There is no dentist for people suffering from dental problems in our United Nations camp of 35,000 people displaced by war. So our Catholic community organized an outreach team. With the approval of the doctors at our hospital for U.N. staff and soldiers, we are bringing four people daily, Monday through Friday, to the dentist’s office.
The people here have not seen a dentist since coming to the U.N. camp in 2013, and many have severe dental issues in need of treatment. After they are treated at the hospital, we accompany the people back to their simple tent or tin sheeted homes. They thank us for giving them the opportunity to find healing from their pain. It is a humbling experience to receive gratitude from people who are suffering here in South Sudan.
In my ministry as a lay missioner here in El Salvador, accompaniment has taken the form of sharing everyday moments with the people of the community of Las Delicias. This includes picking coffee in the fields, riding the local bus, visiting families, sharing a meal together and attending kids’ birthday parties, graduations and baptisms.
Some of the most impactful moments have come from playing games and sports with young people. Just recently, one of our soccer coaches, Esau, was able to build a relationship with a 12-year boy who has never gone to school. Through this relationship, the boy’s mother confided to us that her children do not go to school because they don’t have birth certificates. Now we are working with local institutions to help the family get these documents so that the children will be able to go to school.
Meanwhile, our scholarship students have volunteered to teach the kids to read while they wait for the birth certificates to be processed.
Many years ago, I was working in a very poor parish in Kowloon, Hong Kong. One Sunday morning, an embarrassed and clearly distraught man came to our center. The day before, he had sold a pig; the proceeds were to support his family during the months ahead. His wife, who had some mental challenges, had taken the money and put it in the Sunday Mass offering. The poor man was desperate.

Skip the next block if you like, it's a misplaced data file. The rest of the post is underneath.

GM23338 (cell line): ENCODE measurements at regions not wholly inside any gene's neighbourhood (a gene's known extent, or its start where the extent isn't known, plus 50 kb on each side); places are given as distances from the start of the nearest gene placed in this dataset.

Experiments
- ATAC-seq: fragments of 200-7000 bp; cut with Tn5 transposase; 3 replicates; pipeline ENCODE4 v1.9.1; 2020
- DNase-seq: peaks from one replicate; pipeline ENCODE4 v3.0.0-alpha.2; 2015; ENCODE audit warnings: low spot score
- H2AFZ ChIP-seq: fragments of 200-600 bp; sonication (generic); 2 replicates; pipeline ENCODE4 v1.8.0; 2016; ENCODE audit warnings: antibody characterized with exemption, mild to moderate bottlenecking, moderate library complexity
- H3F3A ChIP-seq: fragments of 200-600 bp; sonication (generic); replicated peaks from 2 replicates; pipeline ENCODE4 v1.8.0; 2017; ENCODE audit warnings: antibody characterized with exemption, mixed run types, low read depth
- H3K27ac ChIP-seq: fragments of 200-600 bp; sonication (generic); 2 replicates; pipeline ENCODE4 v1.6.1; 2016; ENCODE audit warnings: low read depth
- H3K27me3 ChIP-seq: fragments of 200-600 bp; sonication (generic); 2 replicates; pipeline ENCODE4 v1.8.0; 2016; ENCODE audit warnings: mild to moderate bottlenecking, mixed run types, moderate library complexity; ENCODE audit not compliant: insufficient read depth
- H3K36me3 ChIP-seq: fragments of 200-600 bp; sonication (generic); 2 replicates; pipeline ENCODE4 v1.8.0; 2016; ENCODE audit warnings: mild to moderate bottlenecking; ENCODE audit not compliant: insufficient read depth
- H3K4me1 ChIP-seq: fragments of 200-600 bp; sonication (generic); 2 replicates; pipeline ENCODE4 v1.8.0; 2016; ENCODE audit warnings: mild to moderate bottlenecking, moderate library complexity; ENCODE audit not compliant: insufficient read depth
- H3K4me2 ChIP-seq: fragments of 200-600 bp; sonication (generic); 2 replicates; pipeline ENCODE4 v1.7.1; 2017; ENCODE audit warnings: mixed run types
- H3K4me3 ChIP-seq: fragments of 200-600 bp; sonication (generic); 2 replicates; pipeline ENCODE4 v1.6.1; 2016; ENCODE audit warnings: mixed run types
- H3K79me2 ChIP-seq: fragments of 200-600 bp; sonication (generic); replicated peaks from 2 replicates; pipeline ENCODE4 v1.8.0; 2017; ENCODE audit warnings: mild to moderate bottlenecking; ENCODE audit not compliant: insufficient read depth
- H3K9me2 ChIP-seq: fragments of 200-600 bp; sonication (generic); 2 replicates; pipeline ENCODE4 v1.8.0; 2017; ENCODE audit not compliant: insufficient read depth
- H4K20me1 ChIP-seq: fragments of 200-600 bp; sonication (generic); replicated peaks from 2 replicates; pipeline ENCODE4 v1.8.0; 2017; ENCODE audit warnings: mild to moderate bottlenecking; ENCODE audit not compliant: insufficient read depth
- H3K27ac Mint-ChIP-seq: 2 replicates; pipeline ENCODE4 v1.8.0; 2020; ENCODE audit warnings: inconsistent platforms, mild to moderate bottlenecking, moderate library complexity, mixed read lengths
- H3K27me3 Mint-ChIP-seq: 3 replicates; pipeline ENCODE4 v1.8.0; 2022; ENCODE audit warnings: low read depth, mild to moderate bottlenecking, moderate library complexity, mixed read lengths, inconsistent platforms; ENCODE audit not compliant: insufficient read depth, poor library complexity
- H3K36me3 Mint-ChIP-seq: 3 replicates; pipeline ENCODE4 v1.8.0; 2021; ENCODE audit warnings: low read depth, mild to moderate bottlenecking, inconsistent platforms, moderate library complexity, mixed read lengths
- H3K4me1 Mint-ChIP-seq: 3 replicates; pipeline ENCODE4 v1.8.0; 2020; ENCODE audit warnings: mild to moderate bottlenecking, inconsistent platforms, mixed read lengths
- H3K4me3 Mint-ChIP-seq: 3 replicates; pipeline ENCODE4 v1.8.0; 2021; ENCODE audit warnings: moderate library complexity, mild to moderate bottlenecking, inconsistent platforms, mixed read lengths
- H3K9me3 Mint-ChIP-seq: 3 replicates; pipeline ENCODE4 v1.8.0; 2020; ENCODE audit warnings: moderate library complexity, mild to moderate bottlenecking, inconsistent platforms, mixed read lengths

We made a quick phone call to our pastor, who had already known that something was “not right” when the large bundle of bills was dropped into the collection basket. Five minutes later the understanding pastor arrived. The pig farmer — one very relieved and grateful husband — left with the money, along with our advice about opening a bank account.
A wise Brazilian once told me that our dedication to rituals can be a measure of our emotional balance and mental health. One of our family traditions, which comes from my husband, Flávio, is visiting and decorating his family burial plot on All Souls Day. This is a national holiday in Brazil, where I have been a Maryknoll lay missioner for over 25 years.
The yearly pilgrimage takes us to Flávio’s tiny hometown in the rural region of the northeastern state of Paraíba. There, I look around in the cemetery, witnessing a familiar scene — a family remembering and honoring departed loved ones. Leading up to Nov. 2, family and friends decorate gravestones and burial plots with flowers and then keep watch for the entire day, lighting candles and telling stories about their loved ones.
Recently as our family was keeping vigil, Flávio noticed that a nearby grave only had only one simple flower. He lit a candle and placed it next to the flower in silence as all around us the cemetery hummed with activity, love and mourning. My friend’s words rushed back to me. Tradition and devotion bring stability and health to our lives.
Featured image: Paul Jeffrey/South Sudan